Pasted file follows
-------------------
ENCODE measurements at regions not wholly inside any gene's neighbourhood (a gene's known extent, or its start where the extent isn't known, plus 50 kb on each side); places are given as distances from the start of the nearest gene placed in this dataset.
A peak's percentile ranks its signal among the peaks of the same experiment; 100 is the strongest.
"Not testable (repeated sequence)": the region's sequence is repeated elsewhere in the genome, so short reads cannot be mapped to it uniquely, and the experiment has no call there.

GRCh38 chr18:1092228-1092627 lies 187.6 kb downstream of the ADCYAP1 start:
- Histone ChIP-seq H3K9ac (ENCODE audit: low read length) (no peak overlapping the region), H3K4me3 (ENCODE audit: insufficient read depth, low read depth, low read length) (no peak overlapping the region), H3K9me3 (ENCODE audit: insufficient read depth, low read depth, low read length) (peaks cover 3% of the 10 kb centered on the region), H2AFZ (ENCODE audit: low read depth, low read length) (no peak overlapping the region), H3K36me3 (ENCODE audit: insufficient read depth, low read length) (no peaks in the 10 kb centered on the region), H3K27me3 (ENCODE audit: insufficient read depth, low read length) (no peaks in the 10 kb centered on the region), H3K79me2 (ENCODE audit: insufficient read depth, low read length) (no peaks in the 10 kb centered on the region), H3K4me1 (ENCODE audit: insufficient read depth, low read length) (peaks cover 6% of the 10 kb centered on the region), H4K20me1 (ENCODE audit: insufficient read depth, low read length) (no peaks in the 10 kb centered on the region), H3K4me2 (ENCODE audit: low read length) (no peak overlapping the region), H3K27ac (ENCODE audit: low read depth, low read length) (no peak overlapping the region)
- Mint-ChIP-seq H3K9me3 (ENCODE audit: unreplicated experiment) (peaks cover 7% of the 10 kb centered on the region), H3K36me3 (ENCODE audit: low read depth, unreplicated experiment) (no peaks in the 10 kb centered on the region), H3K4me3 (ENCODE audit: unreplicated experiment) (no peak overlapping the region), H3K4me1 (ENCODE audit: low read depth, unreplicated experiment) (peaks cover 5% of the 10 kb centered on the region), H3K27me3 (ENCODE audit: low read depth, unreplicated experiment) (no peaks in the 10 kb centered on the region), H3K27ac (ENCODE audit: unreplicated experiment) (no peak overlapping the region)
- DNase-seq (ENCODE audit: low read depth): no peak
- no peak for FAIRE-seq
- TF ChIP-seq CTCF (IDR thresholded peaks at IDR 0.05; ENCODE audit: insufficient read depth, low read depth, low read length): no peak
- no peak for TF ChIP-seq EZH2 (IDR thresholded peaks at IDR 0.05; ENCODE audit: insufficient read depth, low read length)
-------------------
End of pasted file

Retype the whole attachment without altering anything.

ENCODE measurements at regions not wholly inside any gene's neighbourhood (a gene's known extent, or its start where the extent isn't known, plus 50 kb on each side); places are given as distances from the start of the nearest gene placed in this dataset.
A peak's percentile ranks its signal among the peaks of the same experiment; 100 is the strongest.
"Not testable (repeated sequence)": the region's sequence is repeated elsewhere in the genome, so short reads cannot be mapped to it uniquely, and the experiment has no call there.

GRCh38 chr18:1092228-1092627 lies 187.6 kb downstream of the ADCYAP1 start:
- Histone ChIP-seq H3K9ac (ENCODE audit: low read length) (no peak overlapping the region), H3K4me3 (ENCODE audit: insufficient read depth, low read depth, low read length) (no peak overlapping the region), H3K9me3 (ENCODE audit: insufficient read depth, low read depth, low read length) (peaks cover 3% of the 10 kb centered on the region), H2AFZ (ENCODE audit: low read depth, low read length) (no peak overlapping the region), H3K36me3 (ENCODE audit: insufficient read depth, low read length) (no peaks in the 10 kb centered on the region), H3K27me3 (ENCODE audit: insufficient read depth, low read length) (no peaks in the 10 kb centered on the region), H3K79me2 (ENCODE audit: insufficient read depth, low read length) (no peaks in the 10 kb centered on the region), H3K4me1 (ENCODE audit: insufficient read depth, low read length) (peaks cover 6% of the 10 kb centered on the region), H4K20me1 (ENCODE audit: insufficient read depth, low read length) (no peaks in the 10 kb centered on the region), H3K4me2 (ENCODE audit: low read length) (no peak overlapping the region), H3K27ac (ENCODE audit: low read depth, low read length) (no peak overlapping the region)
- Mint-ChIP-seq H3K9me3 (ENCODE audit: unreplicated experiment) (peaks cover 7% of the 10 kb centered on the region), H3K36me3 (ENCODE audit: low read depth, unreplicated experiment) (no peaks in the 10 kb centered on the region), H3K4me3 (ENCODE audit: unreplicated experiment) (no peak overlapping the region), H3K4me1 (ENCODE audit: low read depth, unreplicated experiment) (peaks cover 5% of the 10 kb centered on the region), H3K27me3 (ENCODE audit: low read depth, unreplicated experiment) (no peaks in the 10 kb centered on the region), H3K27ac (ENCODE audit: unreplicated experiment) (no peak overlapping the region)
- DNase-seq (ENCODE audit: low read depth): no peak
- no peak for FAIRE-seq
- TF ChIP-seq CTCF (IDR thresholded peaks at IDR 0.05; ENCODE audit: insufficient read depth, low read depth, low read length): no peak
- no peak for TF ChIP-seq EZH2 (IDR thresholded peaks at IDR 0.05; ENCODE audit: insufficient read depth, low read length)